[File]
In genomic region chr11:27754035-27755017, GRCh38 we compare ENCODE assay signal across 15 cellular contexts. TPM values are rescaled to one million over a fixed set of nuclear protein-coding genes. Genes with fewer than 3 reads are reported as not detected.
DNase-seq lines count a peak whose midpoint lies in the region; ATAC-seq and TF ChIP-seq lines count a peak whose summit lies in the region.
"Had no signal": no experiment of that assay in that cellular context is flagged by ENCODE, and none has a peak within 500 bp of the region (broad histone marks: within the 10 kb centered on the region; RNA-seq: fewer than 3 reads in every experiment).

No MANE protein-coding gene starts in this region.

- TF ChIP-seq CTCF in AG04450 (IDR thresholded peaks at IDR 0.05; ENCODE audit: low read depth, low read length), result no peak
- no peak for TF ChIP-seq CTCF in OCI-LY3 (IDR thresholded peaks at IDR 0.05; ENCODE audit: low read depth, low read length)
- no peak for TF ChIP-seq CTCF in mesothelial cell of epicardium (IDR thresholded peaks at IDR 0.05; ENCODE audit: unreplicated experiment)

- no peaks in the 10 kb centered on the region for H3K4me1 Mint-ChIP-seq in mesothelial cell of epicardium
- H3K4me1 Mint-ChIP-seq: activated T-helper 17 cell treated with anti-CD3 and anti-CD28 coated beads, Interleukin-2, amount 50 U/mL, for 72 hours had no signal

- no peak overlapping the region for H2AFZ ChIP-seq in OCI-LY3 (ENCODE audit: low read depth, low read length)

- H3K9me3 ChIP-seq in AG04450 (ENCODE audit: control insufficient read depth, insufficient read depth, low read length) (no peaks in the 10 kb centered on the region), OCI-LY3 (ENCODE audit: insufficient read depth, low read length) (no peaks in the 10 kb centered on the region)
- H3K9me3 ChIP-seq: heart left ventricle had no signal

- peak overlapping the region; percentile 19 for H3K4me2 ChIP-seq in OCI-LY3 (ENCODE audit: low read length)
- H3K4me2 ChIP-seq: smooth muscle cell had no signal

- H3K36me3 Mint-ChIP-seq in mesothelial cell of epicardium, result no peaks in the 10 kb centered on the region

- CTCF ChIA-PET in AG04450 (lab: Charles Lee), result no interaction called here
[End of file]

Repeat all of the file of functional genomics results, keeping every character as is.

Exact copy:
In genomic region chr11:27754035-27755017, GRCh38 we compare ENCODE assay signal across 15 cellular contexts. TPM values are rescaled to one million over a fixed set of nuclear protein-coding genes. Genes with fewer than 3 reads are reported as not detected.
DNase-seq lines count a peak whose midpoint lies in the region; ATAC-seq and TF ChIP-seq lines count a peak whose summit lies in the region.
"Had no signal": no experiment of that assay in that cellular context is flagged by ENCODE, and none has a peak within 500 bp of the region (broad histone marks: within the 10 kb centered on the region; RNA-seq: fewer than 3 reads in every experiment).

No MANE protein-coding gene starts in this region.

- TF ChIP-seq CTCF in AG04450 (IDR thresholded peaks at IDR 0.05; ENCODE audit: low read depth, low read length), result no peak
- no peak for TF ChIP-seq CTCF in OCI-LY3 (IDR thresholded peaks at IDR 0.05; ENCODE audit: low read depth, low read length)
- no peak for TF ChIP-seq CTCF in mesothelial cell of epicardium (IDR thresholded peaks at IDR 0.05; ENCODE audit: unreplicated experiment)

- no peaks in the 10 kb centered on the region for H3K4me1 Mint-ChIP-seq in mesothelial cell of epicardium
- H3K4me1 Mint-ChIP-seq: activated T-helper 17 cell treated with anti-CD3 and anti-CD28 coated beads, Interleukin-2, amount 50 U/mL, for 72 hours had no signal

- no peak overlapping the region for H2AFZ ChIP-seq in OCI-LY3 (ENCODE audit: low read depth, low read length)

- H3K9me3 ChIP-seq in AG04450 (ENCODE audit: control insufficient read depth, insufficient read depth, low read length) (no peaks in the 10 kb centered on the region), OCI-LY3 (ENCODE audit: insufficient read depth, low read length) (no peaks in the 10 kb centered on the region)
- H3K9me3 ChIP-seq: heart left ventricle had no signal

- peak overlapping the region; percentile 19 for H3K4me2 ChIP-seq in OCI-LY3 (ENCODE audit: low read length)
- H3K4me2 ChIP-seq: smooth muscle cell had no signal

- H3K36me3 Mint-ChIP-seq in mesothelial cell of epicardium, result no peaks in the 10 kb centered on the region

- CTCF ChIA-PET in AG04450 (lab: Charles Lee), result no interaction called here